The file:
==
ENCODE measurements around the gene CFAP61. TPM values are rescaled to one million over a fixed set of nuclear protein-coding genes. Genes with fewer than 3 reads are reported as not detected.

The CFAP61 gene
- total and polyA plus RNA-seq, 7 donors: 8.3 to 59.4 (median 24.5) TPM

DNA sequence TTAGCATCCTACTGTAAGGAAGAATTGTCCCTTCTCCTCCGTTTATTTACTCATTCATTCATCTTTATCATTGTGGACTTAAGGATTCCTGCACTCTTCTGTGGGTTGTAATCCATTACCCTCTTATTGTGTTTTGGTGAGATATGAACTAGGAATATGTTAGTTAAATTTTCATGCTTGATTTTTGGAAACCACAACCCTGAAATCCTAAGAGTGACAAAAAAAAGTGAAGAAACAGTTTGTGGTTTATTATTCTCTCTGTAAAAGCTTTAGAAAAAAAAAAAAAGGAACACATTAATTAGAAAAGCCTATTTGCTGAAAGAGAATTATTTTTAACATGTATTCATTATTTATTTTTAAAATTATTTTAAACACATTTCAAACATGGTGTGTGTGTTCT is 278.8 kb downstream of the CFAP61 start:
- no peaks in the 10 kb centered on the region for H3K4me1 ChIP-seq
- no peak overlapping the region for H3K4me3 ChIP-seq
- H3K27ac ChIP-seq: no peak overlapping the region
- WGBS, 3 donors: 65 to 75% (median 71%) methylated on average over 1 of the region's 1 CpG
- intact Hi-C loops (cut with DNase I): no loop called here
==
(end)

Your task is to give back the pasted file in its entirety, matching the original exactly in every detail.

ENCODE measurements around the gene CFAP61. TPM values are rescaled to one million over a fixed set of nuclear protein-coding genes. Genes with fewer than 3 reads are reported as not detected.

The CFAP61 gene
- total and polyA plus RNA-seq, 7 donors: 8.3 to 59.4 (median 24.5) TPM

DNA sequence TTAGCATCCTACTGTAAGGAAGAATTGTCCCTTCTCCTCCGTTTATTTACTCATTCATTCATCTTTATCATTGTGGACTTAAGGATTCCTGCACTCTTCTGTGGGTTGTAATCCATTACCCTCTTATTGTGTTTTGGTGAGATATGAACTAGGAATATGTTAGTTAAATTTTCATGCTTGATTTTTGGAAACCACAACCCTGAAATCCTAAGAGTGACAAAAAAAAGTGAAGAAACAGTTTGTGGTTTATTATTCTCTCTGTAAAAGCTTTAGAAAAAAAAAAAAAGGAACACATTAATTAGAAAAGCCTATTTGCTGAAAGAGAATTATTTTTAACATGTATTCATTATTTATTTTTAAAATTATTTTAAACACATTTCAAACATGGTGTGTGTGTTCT is 278.8 kb downstream of the CFAP61 start:
- no peaks in the 10 kb centered on the region for H3K4me1 ChIP-seq
- no peak overlapping the region for H3K4me3 ChIP-seq
- H3K27ac ChIP-seq: no peak overlapping the region
- WGBS, 3 donors: 65 to 75% (median 71%) methylated on average over 1 of the region's 1 CpG
- intact Hi-C loops (cut with DNase I): no loop called here